So I just finished Stranger Things. I know I’m a bit late on this, but back in July I was out and about in Eastern and Central Europe hearing about other strange things. Anyhow, the show is great. I’m a big fan of its soundscape, which sets classic 80s tracks on a synth-heavy backdrop alongside a genius ability to make everyday objects sound genuinely uncanny. If you haven’t already seen it, check it out (and don’t read this post as there will certainly be some spoilers).
Looking Upside Down from the outside
What’s Stranger Things about then? To me, it’s an excellent exposition on what it means to struggle for a legitimate sense of self as an outsider. Naturally, what I’ve just written sounds like some pretentious pseudo-nonsense, but I do have a humanities degree so I’m allowed to do this sort of thing.
Let me explain a little bit. Every non-FBI character who comes into contact with Eleven, the Upside Down and/or the demogorgon flower-face monster thing are all outsiders. Joyce and Jonathan are perhaps the clearest outsiders, in the way that they are immediately shunned by most townsfolk and live in an isolated house literally outside of the rest of Hawkins. Then we’ve got Lucas, Mike, Dustin and Will, who spend their free-time playing Dungeons & Dragons and getting bullied. Again, Jim is an outsider, initially in the sense that he’s playing that lone-wolf troubled masculine cop character, but also as he’s not actually from Hawkins. Although Nancy is dating popular high-school charmer Steve, her academic conscientiousness positions her as an outsider, as does her friendship with the geeky-looking Barbara. And finally, we have Eleven, who doesn’t need much explaining. It’s no surprise that all of these characters form the main core of the cast.
Importantly, each of these characters experiences loss through the course of the series. This mostly revolves around loss of family or friends. In Jim’s case, the death of his daughter occurs prior to the events of the show, but he is still affected by the memory of this loss, especially in relation to Joyce’s loss of Will. This gives us a set-up whereby every character is figuratively battling the inner demons that result from their loss-related mental turmoil. Of course, for every outsider, this figurative battle ultimately becomes a literal battle with the demogorgon and secretive FBI state operatives. Consequently, the experience of loss further consolidates their outsider status. When Mike begins to understand more about the existence of the monster in the Upside Down, he is reluctant to explain this to his parents, for fear of their disbelief. Likewise, Joyce’s early murmerings about speaking with Will through electrical lights and seeing the monster break through are initially dismissed as madness by Jonathan. And Jim’s paranoia around bugs and coroners arouses the interest of his colleagues, but as a sign of his descent into alcoholicism.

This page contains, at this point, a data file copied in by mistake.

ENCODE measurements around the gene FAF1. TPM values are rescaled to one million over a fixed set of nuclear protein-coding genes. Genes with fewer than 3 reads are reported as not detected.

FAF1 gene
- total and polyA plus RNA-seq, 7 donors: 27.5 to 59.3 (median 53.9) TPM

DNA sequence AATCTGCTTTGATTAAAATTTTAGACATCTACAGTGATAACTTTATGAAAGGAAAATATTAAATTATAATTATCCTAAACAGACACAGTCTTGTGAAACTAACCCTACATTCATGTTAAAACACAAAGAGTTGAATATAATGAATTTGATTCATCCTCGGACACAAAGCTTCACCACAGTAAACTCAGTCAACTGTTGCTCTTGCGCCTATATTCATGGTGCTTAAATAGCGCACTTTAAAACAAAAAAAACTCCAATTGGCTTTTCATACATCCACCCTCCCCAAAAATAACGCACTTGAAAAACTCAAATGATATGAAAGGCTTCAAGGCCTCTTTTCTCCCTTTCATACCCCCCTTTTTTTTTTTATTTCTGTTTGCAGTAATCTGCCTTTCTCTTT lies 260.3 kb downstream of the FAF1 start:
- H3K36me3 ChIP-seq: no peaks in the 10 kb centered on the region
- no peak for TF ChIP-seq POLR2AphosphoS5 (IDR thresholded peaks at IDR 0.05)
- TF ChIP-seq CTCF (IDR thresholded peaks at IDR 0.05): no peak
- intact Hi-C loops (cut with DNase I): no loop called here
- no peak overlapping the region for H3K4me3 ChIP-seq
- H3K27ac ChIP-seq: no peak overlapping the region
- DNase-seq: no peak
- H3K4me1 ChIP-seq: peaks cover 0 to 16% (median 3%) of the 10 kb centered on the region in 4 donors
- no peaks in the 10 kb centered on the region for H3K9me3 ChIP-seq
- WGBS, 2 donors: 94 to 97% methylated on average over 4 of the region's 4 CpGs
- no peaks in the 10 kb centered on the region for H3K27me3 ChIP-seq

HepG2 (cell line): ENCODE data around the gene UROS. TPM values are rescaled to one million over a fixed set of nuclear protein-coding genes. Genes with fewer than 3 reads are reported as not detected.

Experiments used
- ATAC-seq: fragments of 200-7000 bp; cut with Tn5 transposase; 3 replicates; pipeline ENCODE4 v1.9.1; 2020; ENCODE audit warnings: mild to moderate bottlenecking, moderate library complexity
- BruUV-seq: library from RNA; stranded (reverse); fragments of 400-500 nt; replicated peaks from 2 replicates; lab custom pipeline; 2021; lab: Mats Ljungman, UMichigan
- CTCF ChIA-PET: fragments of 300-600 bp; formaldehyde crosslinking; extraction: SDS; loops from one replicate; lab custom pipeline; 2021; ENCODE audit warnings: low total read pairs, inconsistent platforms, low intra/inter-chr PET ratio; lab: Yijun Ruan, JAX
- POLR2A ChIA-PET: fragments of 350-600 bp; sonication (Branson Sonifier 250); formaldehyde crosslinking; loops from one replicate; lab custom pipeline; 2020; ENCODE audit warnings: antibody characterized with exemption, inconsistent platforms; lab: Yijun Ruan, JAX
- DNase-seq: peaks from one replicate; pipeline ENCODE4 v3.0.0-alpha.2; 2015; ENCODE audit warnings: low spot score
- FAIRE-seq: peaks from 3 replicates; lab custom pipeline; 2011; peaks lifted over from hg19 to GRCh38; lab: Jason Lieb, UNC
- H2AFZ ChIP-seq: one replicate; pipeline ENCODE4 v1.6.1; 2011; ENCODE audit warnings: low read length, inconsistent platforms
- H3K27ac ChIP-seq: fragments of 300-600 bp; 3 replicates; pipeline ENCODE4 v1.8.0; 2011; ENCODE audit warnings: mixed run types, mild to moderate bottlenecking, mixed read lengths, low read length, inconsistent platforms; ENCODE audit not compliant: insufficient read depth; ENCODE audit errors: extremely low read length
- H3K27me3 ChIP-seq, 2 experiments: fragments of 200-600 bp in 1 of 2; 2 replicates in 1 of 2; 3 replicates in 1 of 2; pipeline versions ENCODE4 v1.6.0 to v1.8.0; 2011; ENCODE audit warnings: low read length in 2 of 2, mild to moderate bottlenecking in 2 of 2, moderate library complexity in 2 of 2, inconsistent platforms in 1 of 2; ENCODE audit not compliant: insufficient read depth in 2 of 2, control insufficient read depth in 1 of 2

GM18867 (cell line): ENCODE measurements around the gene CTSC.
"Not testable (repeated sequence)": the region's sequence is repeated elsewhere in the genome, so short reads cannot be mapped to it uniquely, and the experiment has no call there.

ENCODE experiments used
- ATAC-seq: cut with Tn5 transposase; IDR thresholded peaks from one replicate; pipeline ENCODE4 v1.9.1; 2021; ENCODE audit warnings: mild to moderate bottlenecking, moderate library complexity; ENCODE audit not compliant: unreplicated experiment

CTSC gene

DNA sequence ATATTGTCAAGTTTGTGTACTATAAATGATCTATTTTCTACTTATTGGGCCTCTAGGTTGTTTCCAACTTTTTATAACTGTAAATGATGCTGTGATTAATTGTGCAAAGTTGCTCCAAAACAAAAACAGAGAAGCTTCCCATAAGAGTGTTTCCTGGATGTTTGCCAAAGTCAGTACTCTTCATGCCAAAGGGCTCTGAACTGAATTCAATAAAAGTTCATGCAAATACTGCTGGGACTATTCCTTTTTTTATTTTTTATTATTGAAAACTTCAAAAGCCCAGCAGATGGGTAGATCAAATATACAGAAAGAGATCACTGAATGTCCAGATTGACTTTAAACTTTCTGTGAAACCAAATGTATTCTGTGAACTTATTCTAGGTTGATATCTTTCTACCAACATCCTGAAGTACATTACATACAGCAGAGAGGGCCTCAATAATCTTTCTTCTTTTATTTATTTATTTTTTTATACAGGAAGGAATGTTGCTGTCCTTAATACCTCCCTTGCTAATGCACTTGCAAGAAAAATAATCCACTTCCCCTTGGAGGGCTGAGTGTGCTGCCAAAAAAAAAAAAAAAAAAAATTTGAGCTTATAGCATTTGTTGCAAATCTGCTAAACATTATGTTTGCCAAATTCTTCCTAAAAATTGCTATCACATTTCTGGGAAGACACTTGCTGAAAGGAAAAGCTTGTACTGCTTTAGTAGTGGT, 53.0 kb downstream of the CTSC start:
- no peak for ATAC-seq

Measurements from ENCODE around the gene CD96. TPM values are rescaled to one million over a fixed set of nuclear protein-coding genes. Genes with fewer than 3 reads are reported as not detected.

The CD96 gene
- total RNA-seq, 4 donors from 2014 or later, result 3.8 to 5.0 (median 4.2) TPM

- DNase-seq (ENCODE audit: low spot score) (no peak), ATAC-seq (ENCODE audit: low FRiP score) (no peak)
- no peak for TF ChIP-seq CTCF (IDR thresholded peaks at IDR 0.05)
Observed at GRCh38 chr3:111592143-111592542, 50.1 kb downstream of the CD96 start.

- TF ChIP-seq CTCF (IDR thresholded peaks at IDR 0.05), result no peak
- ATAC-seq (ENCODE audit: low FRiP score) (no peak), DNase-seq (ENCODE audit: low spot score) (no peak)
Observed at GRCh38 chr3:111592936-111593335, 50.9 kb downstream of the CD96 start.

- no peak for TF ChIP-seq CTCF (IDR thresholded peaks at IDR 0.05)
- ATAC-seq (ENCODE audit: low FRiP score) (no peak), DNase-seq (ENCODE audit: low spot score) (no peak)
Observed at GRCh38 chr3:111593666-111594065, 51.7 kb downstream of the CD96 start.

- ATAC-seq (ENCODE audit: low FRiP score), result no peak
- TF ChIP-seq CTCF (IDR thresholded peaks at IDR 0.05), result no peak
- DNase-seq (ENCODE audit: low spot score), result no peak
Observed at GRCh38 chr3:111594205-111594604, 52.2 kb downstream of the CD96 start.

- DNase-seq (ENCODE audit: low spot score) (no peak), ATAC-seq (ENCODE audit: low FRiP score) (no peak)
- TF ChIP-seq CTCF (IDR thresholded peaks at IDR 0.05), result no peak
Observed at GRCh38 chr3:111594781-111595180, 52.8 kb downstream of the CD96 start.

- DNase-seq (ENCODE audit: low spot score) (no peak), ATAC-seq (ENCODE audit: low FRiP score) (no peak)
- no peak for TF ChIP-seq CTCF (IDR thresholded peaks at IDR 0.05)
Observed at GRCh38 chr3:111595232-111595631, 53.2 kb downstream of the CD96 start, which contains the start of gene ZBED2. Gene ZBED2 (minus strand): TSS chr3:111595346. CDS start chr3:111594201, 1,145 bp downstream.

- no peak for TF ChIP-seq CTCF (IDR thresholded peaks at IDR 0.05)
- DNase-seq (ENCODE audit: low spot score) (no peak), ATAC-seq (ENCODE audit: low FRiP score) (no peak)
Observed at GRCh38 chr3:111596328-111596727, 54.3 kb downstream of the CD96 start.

Indeed, the FBI themselves occassionally use this pre-existing outsider status as a tool of repression. Eleven is a ‘freak’ who has to return to Papa, because nobody outside of the institution will ever believe her or love her. Meanwhile, Jim is threatened with a murder set up to look like an overdose, playing up the expectation of others that he is substance dependent. Other characters’ outsider statuses are also used against them by non-government figures. The boys experience constant bullying arising from their apparent nerdiness. Elsewhere, Nancy is slut-shamed, ostensibly as a nasty act from a jealous lover, but also as a result of Steve’s friends’ jealousy towards her intelligence.
As such, each and every one of the outsiders struggles to be taken seriously and to integrate into their immediate society. With some exceptions (notably, heart-throb teacher Mr Clarke), all of these characters develop their most meaningful relationships with each other. This is the essence of their identity struggle. Although they are accepted among themselves, the outsiders all lack legitimacy in the eyes of those that society considers legitimate. This is also the tragically paradoxical beauty of Stranger Things. In a true team effort, the end of the series sees these characters definitively destroy their demon(s) through a combination of a crafty beartrap, Upside Down meandering and a slingshot right in the kisser. However, this victory comes at a price. The sole condition for saving Will is that none of these characters are permitted to talk about the strange circumstances around his disappearance. State repression is boss and the outsider remains firmly outside.
So, while my understanding of the first season of Stranger Things is pretty depressing, it rings fairly true. If you’ve ever occupied the position of an outsider, then you’ll know that the struggle for a legitimate identity can’t necessarily be overcome, because you are still an outsider. There is also a rich Western cultural tradition of outsiders, for whom existence is similarly bleak. Mersault from Camus’ The Outsider sticks out for me and there are countless other literary figures who take up this position. The same characters also crop up in cinema. Take the protagonist Glass from The Revenant, who is an outsider both on account of his wife’s ethnicity and his disabling acquired injuries. Glass overcomes a famously physical struggle with his body and terrain, which mirrors his struggle for a place among the other trappers. But how does this pan out for him in the end?
On the other hand…
Having said all of that, Stranger Things might just be a television series where some mad shit happens to some nerdy kids in small-town America and they come across government conspiracies, demogorgons and psychokinesis. Either way, it’s cool as fuck and worth a watch.